A&E

Review: ‘Annihilation’ a must-see for sci-fi fans


Carson Hughes, A&E Editor

It takes a great level of effort to make a film with mutant crocodiles intellectually engaging, but if anybody can do it, it’s Alex Garland. “Annihilation” is the second film written and directed by Garland after his debut film “Ex Machina” and is a loose adaptation of the first book in Jeff VanderMeer’s Southern Reach Trilogy. While it never reaches the heights of Garland’s pervious film, “Annihilation” embraces its wonderfully weird concept to create a challenging, ambiguous narrative that will leave audiences with plenty to think about.
“Annihilation” stars Natalie Portman as Lena, a biologist and military operative who must lead an all-female team (Jennifer Jason Leigh, Tessa Thompson, Tuva Novotny and Gina Rodriguez) into a quarantine zone in Florida known as “the shimmer” after her husband (Oscar Isaac) returns from a previous expedition mysteriously ill. “The shimmer” is its own uncanny world; it is a mutated reflection of the planet earth featuring mutated plants and animals, contained within a bubble of multicolored light. Once inside, the team makes a number of strange discoveries and comes to believe that energies within “the shimmer” are causing life to mutate, previous expedition teams to go insane and start killing each other and for their own worst tendencies to come to light.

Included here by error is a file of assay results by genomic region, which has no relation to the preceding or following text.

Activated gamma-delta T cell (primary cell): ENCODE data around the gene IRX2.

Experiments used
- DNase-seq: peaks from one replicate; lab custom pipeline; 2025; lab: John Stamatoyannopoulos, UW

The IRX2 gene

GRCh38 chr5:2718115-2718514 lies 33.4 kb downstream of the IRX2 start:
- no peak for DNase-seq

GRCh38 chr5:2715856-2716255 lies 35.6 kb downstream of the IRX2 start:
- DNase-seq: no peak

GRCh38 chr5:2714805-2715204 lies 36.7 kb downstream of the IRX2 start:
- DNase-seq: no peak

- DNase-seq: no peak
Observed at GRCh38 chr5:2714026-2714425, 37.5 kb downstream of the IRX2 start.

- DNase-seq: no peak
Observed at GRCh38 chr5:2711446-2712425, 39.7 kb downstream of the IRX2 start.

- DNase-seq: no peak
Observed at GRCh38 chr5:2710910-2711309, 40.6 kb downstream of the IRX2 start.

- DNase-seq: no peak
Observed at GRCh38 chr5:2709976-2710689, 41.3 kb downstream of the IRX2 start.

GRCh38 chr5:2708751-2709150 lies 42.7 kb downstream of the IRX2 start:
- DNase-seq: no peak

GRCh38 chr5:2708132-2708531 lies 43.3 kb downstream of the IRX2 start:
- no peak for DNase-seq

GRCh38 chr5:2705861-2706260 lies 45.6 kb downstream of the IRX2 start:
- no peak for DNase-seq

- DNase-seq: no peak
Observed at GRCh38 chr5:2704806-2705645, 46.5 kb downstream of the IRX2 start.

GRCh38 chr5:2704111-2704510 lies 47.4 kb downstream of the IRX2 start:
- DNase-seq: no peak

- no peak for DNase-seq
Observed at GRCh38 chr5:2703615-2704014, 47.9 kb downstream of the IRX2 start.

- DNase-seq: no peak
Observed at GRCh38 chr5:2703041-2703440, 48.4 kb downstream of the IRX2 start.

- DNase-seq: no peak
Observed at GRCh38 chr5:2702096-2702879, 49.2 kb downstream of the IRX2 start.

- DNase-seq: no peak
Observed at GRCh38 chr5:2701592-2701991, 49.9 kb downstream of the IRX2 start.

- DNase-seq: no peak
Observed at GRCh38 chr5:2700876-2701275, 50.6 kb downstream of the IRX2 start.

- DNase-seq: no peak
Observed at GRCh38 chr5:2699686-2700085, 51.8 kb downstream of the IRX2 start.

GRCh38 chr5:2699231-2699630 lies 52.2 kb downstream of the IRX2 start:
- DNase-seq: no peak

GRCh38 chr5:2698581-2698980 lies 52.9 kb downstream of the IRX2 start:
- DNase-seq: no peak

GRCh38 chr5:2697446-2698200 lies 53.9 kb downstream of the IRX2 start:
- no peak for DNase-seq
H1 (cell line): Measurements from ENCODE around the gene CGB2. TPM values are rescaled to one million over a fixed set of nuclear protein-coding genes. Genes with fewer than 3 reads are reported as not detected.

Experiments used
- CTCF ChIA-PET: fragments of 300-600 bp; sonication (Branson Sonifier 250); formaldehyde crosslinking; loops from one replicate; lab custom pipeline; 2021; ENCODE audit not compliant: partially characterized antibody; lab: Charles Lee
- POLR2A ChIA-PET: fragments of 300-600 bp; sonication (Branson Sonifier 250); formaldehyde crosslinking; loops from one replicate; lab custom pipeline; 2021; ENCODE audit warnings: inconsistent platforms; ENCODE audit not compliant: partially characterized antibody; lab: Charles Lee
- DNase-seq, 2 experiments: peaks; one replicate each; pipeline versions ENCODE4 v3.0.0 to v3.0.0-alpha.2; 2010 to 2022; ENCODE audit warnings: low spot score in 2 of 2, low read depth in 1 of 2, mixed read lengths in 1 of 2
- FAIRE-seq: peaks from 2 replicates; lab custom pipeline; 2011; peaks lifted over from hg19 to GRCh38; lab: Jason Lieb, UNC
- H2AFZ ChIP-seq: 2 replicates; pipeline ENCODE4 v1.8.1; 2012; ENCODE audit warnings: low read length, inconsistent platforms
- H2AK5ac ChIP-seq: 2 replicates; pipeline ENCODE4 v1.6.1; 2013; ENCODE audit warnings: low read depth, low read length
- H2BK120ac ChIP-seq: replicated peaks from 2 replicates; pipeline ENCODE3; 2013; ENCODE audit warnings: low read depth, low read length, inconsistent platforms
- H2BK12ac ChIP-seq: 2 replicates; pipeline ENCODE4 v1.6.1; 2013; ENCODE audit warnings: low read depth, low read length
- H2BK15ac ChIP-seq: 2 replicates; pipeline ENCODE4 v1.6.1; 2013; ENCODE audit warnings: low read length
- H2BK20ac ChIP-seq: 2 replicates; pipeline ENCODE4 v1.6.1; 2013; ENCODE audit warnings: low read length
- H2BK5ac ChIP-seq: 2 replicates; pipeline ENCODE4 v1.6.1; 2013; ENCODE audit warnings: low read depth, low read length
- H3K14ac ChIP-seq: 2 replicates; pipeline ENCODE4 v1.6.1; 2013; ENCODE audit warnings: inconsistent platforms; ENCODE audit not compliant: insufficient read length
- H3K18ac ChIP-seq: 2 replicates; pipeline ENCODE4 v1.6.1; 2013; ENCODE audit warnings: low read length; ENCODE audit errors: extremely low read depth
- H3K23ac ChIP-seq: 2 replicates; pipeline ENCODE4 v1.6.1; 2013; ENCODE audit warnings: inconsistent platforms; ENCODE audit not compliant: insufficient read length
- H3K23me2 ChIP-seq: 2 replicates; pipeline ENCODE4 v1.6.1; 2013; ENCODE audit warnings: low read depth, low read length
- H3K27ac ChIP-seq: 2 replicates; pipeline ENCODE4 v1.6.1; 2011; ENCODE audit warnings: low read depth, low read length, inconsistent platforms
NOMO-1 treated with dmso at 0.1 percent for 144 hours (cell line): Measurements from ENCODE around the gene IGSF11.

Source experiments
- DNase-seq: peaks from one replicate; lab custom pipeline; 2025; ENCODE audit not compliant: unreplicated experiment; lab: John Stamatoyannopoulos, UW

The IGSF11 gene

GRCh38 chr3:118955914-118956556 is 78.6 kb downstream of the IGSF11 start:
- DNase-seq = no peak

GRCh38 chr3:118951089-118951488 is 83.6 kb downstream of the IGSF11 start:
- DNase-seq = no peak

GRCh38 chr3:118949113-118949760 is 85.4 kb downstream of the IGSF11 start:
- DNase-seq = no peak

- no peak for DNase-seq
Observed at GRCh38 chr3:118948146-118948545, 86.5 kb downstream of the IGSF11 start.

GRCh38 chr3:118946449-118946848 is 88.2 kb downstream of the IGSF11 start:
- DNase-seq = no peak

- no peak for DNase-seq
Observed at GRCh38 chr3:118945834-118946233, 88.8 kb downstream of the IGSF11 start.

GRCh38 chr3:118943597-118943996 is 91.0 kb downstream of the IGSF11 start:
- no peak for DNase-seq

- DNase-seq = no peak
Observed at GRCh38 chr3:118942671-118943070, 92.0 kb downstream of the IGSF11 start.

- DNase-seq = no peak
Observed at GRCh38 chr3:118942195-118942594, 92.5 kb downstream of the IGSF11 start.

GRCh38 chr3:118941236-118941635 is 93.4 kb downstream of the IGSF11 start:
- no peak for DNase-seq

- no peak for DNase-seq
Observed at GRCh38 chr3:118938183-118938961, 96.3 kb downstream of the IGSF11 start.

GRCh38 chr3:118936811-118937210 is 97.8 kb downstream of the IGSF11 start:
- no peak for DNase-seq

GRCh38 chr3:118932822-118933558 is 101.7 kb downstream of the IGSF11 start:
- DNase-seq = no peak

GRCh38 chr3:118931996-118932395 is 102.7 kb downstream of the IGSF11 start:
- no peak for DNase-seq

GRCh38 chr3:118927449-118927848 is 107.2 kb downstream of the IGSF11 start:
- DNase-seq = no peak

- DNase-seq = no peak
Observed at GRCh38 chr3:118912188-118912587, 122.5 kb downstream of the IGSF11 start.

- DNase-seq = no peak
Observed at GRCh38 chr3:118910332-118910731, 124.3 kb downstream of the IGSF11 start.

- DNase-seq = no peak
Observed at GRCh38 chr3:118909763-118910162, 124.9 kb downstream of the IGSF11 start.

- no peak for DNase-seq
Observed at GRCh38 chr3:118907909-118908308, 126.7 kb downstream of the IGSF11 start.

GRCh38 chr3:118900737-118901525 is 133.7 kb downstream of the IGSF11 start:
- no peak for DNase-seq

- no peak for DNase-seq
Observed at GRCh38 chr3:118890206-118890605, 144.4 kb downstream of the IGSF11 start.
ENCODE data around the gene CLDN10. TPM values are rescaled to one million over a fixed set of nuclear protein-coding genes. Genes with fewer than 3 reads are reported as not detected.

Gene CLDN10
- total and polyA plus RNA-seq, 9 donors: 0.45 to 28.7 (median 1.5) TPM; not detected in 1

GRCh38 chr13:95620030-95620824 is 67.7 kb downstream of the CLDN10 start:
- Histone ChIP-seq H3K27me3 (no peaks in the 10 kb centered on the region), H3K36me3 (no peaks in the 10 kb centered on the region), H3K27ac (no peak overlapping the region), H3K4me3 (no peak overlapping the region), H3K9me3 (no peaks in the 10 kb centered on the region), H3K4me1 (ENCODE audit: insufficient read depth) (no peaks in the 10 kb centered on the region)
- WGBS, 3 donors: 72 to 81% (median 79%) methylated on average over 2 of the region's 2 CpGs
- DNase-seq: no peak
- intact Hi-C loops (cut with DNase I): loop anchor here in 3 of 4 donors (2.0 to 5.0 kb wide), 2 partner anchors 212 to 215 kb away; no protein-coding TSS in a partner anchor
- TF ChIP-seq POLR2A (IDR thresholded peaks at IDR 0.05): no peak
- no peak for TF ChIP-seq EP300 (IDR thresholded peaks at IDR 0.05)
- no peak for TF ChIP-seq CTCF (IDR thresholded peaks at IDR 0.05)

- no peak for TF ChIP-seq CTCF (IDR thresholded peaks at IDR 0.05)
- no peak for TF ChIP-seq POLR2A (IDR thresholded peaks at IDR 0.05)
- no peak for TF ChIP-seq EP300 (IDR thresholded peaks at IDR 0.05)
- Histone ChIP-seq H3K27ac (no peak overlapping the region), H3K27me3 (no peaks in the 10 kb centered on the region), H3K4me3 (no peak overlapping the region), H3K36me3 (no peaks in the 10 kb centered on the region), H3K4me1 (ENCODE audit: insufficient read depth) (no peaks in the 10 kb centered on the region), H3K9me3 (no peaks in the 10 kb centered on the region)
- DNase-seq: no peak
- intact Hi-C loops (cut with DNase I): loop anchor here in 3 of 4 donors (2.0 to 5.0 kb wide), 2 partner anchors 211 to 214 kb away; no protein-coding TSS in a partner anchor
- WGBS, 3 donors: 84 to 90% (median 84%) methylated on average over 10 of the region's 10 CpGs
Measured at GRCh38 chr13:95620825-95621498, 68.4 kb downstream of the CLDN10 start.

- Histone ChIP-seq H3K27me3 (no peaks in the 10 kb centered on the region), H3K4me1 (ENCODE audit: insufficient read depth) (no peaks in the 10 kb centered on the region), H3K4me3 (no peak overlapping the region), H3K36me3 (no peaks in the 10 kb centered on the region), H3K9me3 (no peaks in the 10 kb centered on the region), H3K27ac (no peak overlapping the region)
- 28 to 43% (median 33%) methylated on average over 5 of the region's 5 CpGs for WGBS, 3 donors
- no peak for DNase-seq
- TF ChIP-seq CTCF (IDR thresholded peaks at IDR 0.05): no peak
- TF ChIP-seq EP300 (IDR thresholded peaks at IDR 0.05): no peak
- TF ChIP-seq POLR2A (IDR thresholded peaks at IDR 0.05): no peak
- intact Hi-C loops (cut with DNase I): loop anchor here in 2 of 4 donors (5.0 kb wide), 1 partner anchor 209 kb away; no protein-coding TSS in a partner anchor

As pulpy as this film sounds, it is incredibly smart and well-executed. Every one of the five lead women gets plenty of time for their characters to develop, and each one is stretched to their limits by the uncanny environment. On the subject of the environment, the visuals in this film are absolutely gorgeous. It offers a peculiar mix of bright, “Alice in Wonderland” aesthetics mixed with the horrifically bizarre that comes straight out of the “Alien” franchise. Exploring the mystery that drives the characters’ mission is very engaging and the ending will leave you wanting more.
It is difficult to talk about this film without giving too much away, but readers should know that this is not the monster horror film it has been marketed as. While there are certainly elements of this, and it’s evident that the film takes plenty of inspiration from “Alien” and “The Thing,” the film lives primarily in the cerebral sci-fi genre alongside films like “2001: A Space Odyssey” and “Arrival.” This is not the type of film that will appeal to everyone, but for anyone whose interest is piqued, it is a must-see.

This article first appeared in the Friday, March 2, 2018, Edition of The Echo.